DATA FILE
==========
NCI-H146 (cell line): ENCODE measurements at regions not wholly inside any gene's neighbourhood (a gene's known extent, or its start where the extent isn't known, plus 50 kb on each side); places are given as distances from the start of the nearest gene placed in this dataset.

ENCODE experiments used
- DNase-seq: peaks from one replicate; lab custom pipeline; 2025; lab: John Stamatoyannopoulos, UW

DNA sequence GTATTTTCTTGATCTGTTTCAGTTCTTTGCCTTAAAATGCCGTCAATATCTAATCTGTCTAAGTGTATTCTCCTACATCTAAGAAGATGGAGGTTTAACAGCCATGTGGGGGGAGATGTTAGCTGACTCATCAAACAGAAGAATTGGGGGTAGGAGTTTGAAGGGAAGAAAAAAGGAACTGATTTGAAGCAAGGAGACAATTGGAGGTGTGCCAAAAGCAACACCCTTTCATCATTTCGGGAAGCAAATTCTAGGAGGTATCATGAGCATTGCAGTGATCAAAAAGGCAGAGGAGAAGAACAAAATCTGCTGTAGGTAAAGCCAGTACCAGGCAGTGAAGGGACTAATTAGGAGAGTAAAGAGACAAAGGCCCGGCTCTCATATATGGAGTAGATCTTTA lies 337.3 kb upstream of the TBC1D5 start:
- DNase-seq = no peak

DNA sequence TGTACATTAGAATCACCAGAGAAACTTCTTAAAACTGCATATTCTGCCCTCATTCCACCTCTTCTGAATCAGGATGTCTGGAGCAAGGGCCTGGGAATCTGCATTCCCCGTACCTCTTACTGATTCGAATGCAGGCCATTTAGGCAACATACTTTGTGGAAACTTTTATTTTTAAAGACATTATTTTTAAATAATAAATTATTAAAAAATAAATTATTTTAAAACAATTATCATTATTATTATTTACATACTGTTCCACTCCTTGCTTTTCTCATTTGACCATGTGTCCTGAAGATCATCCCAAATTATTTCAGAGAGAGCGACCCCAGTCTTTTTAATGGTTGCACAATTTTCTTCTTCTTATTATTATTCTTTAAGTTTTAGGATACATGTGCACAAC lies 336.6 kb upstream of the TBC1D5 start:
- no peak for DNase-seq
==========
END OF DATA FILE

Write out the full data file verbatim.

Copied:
NCI-H146 (cell line): ENCODE measurements at regions not wholly inside any gene's neighbourhood (a gene's known extent, or its start where the extent isn't known, plus 50 kb on each side); places are given as distances from the start of the nearest gene placed in this dataset.

ENCODE experiments used
- DNase-seq: peaks from one replicate; lab custom pipeline; 2025; lab: John Stamatoyannopoulos, UW

DNA sequence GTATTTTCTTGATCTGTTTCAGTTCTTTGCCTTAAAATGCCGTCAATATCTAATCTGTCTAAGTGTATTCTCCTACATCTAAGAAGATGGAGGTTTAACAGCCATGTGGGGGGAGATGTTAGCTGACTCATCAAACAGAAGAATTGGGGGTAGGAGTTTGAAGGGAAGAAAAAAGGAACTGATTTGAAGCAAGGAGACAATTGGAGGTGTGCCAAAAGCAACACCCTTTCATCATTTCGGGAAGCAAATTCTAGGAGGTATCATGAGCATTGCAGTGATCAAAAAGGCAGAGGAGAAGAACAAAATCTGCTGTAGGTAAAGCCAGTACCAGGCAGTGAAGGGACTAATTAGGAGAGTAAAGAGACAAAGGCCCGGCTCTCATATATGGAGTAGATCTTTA lies 337.3 kb upstream of the TBC1D5 start:
- DNase-seq = no peak

DNA sequence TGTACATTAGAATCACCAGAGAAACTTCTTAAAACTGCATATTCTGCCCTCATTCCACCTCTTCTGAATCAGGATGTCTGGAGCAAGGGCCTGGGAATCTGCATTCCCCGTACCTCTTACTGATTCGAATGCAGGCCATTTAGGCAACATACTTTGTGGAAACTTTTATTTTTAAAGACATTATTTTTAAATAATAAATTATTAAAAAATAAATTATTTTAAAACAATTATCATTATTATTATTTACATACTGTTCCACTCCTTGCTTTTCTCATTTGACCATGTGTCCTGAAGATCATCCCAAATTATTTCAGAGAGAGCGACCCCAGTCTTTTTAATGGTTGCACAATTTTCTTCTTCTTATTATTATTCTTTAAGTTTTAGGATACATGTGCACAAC lies 336.6 kb upstream of the TBC1D5 start:
- no peak for DNase-seq